CALGARY, Alberta, Nov. 12, 2020 (GLOBE NEWSWIRE) — If governments in Canada want to help increase economic productivity growth (and the possibility of a four-day work week), they should remove trade barriers between people and businesses in different provinces, finds a new essay released today by the Fraser Institute, an independent, non-partisan Canadian public policy think-tank.
“Canada may be one country but we’re not one economy, as barriers to investment and trade create artificial walls between our provincial and territorial economies at great cost to productivity and living standards,” said Trevor Tombe, associate professor of economics at the University of Calgary and author of Towards a More Productive and United Canada: The Case for Liberalizing Interprovincial Trade.
For example, according to recent estimates, Canada’s overall economic productivity could increase by 3.8 per cent if our internal trade barriers on goods were eliminated.
In other words, if our governments (including the federal and provincial governments) removed these trade barriers, Canada’s economy would grow by an additional $90 billion per year—or more than $2,300 per person and more than $6,000 per household—which would increase the possibility of a four-day work week.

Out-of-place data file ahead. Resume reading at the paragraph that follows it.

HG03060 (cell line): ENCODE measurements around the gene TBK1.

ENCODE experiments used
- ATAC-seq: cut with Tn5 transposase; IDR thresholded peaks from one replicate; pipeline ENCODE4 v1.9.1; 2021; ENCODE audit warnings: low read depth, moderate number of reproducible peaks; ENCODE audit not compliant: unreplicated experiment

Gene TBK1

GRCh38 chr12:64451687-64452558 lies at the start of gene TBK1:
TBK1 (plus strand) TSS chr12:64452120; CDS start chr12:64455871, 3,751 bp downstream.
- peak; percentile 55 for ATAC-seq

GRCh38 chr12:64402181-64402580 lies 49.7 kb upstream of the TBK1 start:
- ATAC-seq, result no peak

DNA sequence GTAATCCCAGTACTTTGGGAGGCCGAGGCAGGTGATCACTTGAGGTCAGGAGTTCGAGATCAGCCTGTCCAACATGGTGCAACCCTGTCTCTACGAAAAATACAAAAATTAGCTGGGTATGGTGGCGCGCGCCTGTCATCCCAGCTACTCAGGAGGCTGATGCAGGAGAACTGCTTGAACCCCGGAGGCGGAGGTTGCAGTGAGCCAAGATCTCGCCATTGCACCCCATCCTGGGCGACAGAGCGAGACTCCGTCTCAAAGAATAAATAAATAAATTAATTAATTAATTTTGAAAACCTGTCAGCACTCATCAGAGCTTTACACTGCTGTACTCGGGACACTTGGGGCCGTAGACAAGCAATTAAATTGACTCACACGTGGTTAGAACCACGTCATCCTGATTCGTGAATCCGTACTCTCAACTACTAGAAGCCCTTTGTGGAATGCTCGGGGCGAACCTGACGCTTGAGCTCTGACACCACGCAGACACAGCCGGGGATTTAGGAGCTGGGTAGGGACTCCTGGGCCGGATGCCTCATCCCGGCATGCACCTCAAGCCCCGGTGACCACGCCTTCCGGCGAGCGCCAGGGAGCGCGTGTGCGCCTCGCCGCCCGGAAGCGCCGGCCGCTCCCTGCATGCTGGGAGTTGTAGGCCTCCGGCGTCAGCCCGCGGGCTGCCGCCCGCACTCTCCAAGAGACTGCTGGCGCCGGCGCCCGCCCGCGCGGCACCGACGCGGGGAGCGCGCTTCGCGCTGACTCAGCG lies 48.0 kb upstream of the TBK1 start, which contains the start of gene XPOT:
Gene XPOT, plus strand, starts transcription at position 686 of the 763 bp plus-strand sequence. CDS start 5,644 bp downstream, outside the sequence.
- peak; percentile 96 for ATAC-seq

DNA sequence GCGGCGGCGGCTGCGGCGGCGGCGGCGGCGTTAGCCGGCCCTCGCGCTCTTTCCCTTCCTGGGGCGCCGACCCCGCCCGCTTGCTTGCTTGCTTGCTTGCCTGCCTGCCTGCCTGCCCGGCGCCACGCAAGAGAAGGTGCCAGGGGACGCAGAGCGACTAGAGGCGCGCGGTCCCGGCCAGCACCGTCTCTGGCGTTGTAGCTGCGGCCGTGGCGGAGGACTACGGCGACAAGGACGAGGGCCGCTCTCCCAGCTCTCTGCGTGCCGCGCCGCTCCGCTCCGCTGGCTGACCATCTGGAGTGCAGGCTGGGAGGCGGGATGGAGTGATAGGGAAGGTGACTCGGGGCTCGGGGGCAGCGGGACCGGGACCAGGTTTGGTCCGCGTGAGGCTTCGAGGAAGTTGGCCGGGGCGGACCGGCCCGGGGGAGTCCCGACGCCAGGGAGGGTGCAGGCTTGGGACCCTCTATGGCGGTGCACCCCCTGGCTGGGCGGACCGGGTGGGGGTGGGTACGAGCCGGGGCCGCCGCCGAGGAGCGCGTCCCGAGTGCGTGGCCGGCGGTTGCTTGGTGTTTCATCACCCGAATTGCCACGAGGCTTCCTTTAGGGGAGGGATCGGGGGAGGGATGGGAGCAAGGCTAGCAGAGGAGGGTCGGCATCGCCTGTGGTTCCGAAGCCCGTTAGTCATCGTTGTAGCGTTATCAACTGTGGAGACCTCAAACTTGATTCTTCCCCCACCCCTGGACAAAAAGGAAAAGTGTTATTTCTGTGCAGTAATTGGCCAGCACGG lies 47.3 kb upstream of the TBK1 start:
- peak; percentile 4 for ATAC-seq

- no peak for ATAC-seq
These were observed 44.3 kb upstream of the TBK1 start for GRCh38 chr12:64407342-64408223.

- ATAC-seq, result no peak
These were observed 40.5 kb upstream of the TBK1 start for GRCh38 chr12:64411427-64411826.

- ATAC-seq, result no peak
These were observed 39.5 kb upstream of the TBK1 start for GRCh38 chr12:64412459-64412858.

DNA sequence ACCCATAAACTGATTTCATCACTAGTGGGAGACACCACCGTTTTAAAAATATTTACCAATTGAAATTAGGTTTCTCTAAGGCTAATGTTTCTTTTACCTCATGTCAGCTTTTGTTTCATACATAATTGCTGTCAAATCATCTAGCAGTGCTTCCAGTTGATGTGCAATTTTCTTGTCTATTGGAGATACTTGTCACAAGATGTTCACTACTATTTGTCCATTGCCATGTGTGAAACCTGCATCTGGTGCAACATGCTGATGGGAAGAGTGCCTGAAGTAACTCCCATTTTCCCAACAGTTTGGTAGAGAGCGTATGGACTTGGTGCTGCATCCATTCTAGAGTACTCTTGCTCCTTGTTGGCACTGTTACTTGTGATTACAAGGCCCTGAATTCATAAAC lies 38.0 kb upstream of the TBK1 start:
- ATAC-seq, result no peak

A separate essay examines other national barriers meant to protect existing companies and firms from both domestic and foreign competition. In Canada, these barriers and protections come in many forms including expensive licensing requirements, restrictions on the nationality of investors, subsidies to established firms, privileged access to government contracts and outright monopoly grants.
Because these barriers limit competition, protected firms become less dynamic, which slows productivity growth, limits opportunities for workers and the possibility of a four-day work week.
“If governments in Canada want to help create more opportunities for entrepreneurs and more pressure on existing firms to remain competitive and responsive to their customers, they should foster more open and competitive markets,” said Vincent Geloso, assistant professor of economics at King’s University College, Fraser Institute senior fellow and author of Barriers to Entry and Productivity Growth.
part of a series published by the
on policy reforms that can improve productivity growth and lay the foundation for a
day work week.
Trevor Tombe, Associate Professor, University of Calgary
Vincent Geloso, Senior Fellow, Fraser Institute
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The Fraser Institute is an independent Canadian public policy research and educational organization with offices in Vancouver, Calgary, Toronto, and Montreal and ties to a global network of think-tanks in 87 countries. Its mission is to improve the quality of life for Canadians, their families and future generations by studying, measuring and broadly communicating the effects of government policies, entrepreneurship and choice on their well-being. To protect the Institute’s independence, it does not accept grants from governments or contracts for research. Visit www.fraserinstitute.org.